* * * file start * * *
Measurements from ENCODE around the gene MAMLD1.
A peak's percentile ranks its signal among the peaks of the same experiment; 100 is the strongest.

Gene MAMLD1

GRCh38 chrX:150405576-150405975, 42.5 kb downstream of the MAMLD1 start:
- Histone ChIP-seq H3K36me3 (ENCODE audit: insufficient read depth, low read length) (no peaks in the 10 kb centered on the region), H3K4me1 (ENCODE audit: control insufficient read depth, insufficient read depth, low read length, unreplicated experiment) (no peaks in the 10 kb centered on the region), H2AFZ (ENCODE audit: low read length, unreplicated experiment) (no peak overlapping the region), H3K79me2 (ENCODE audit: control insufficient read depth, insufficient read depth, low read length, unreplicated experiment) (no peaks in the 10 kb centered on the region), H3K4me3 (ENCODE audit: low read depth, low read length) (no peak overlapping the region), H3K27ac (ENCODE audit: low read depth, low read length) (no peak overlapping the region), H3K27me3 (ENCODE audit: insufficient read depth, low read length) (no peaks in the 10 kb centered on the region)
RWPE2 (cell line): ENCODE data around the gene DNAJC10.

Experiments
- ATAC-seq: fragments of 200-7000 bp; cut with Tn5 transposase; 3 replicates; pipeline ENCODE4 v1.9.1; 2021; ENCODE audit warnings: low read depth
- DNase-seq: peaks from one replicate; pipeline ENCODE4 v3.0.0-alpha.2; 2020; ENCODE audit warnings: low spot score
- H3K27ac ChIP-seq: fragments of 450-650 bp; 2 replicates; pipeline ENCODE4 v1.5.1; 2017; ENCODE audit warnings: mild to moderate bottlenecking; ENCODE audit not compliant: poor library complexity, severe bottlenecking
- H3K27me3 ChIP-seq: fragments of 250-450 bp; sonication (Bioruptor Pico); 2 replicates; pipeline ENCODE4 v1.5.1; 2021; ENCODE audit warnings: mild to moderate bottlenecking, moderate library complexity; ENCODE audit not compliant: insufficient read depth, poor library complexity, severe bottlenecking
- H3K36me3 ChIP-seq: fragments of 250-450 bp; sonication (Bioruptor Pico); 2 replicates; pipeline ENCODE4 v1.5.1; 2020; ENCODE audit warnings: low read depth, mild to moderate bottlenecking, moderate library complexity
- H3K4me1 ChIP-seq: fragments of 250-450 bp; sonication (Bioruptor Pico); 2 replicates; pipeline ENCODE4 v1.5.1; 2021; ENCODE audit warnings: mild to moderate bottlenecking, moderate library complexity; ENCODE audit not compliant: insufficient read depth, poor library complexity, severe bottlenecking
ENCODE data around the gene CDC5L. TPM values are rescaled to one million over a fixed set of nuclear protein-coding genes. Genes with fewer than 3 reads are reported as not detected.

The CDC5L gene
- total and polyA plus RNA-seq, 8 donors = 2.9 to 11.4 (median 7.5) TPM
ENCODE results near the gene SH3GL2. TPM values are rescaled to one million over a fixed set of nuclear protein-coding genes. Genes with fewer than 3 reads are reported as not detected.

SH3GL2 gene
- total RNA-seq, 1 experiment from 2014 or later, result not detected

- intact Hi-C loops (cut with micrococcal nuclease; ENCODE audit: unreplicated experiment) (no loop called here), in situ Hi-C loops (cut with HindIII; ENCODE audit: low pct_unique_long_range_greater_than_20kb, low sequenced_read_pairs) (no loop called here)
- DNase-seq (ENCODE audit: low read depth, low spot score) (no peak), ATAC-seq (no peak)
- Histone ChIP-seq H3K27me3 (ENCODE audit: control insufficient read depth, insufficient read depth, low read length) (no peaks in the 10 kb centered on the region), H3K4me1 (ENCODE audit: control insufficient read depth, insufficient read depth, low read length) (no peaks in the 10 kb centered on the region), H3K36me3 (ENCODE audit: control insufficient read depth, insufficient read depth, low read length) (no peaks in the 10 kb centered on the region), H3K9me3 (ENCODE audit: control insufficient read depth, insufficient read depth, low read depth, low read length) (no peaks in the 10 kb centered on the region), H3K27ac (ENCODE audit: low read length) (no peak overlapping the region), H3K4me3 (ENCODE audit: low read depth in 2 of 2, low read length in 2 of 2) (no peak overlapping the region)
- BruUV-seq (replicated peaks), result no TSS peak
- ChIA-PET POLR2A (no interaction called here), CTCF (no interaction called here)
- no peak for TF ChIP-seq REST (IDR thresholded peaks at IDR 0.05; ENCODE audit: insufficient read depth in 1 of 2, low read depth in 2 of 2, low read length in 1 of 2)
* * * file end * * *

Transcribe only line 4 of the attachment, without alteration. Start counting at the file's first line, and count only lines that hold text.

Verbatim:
GRCh38 chrX:150405576-150405975, 42.5 kb downstream of the MAMLD1 start: